Billion$ bill - Conservative estimate for flood damage, but assessors still counting costs
The torrential rains that set off landslides and flooding, damaging roads and other infrastructure across several parishes, are expected to incur a repair bill of more than $1 billion.
Minister of Local Government and Rural Development Desmond McKenzie made the revelation to Television Jamaica on Monday night.
Minister of Local Government and Rural Development Desmond McKenzie made the revelation to Television Jamaica on Monday night, but that toll could rise as assessments pour in.
Prime Minister Andrew Holness is expected to make a statement to the nation today in Parliament on the damage estimate and recovery plan.
Meanwhile, local geologists are advising residents in Lindo’s Gap in St Andrew East Rural and other hilly areas prone to landslides to consider relocation based on the imminent danger.
Director of the Mona Geoinfomatics Institute, Dr Parris Lyew-Ayee Jr, made the recommendation on Monday, saying the relocation exercise was necessary to preserve lives.
He said that the soils in such areas are susceptible to land slippage whenever it rains heavily.
Lyew-Ayee is pressing the Government to enforce laws that give the authorities the power to order persons to relocate from flood-prone areas.
The geology expert argued that weak soil in elevated environments would get super-saturated with heavy rainfall and be prone to the effects of gravity.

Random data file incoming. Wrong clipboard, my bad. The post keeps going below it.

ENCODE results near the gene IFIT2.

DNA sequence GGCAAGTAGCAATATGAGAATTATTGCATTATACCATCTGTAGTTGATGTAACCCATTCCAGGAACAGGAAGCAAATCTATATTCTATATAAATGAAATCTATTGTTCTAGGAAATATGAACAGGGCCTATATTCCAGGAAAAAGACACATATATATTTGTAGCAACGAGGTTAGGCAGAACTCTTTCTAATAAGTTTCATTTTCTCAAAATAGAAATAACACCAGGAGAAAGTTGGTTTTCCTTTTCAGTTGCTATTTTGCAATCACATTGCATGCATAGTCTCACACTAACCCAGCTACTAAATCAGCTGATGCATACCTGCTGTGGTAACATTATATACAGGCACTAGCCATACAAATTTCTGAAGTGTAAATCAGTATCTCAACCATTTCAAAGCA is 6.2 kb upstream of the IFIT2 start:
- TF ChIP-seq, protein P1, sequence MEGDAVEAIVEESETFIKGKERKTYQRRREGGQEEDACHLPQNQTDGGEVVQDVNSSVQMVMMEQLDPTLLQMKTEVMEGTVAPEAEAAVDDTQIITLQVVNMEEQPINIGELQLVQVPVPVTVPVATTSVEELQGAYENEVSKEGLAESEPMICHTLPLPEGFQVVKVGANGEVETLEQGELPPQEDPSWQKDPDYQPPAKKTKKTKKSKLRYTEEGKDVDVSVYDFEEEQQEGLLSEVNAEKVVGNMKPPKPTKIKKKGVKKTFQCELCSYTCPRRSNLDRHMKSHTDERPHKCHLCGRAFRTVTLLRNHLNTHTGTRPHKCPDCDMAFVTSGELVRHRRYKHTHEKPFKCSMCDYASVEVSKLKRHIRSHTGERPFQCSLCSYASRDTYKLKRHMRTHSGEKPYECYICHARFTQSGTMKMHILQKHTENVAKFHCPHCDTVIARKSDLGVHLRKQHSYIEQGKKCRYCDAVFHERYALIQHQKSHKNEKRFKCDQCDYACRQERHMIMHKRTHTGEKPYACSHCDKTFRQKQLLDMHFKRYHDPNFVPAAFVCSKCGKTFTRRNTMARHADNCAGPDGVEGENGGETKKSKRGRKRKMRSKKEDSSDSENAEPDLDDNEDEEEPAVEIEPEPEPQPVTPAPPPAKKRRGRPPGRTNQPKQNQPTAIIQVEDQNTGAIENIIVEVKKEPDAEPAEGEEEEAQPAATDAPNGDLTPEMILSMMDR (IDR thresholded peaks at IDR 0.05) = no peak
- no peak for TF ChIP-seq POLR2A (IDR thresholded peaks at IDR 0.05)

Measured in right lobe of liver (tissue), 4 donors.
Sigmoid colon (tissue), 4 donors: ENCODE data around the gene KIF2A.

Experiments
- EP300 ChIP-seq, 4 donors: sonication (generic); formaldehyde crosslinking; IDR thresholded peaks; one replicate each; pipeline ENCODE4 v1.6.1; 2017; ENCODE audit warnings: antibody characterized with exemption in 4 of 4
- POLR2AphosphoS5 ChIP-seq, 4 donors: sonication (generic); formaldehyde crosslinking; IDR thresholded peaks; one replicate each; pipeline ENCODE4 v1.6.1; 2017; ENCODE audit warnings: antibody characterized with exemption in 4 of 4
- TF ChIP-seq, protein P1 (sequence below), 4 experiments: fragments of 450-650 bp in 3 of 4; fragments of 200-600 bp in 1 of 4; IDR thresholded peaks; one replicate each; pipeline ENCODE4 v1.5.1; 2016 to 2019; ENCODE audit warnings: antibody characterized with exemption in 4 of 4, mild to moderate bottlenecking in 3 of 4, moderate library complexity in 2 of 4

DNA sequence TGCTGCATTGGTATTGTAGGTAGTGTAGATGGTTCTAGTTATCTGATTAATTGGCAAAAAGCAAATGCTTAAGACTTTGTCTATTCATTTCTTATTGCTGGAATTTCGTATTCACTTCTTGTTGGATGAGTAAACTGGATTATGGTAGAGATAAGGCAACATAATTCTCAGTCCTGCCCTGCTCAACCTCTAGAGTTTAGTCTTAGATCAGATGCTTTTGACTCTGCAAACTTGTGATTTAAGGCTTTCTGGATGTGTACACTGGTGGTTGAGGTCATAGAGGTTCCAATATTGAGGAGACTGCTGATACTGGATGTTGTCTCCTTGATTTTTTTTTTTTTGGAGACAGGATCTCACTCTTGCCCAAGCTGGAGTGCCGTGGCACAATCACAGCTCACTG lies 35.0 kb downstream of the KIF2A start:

“These environments, by any measure, would be marginal environments. There should not be developments in these areas the same way there shouldn’t be developments along gully banks. I am not implying anything social, political, racial; just pure science,” he maintained.
“... Hilly environments with that kind of slope condition are marginal. What I would say to people who live there is to move,” he insisted.
Professor of sedimentary geology at The UWI, Simon Mitchell, echoed similar advice to that given by his university colleague.
He said the shale and conglomerate structure that constitutes these lands are “not very stable and are easily moved, particularly when it is wet”.
The upshot of Mitchell’s cure for the problem - declaring them no-build zones - presents another problem for policymakers, who are grappling with a social problem of a third of the 2.7 million population living in informal settlements, many of them vulnerable to severe weather.
“What is really needed is to ensure that when people build, they don’t do so in places where there are major problems with the geology. The trouble is that people don’t have a long history of what happens to an area,” Mitchell said.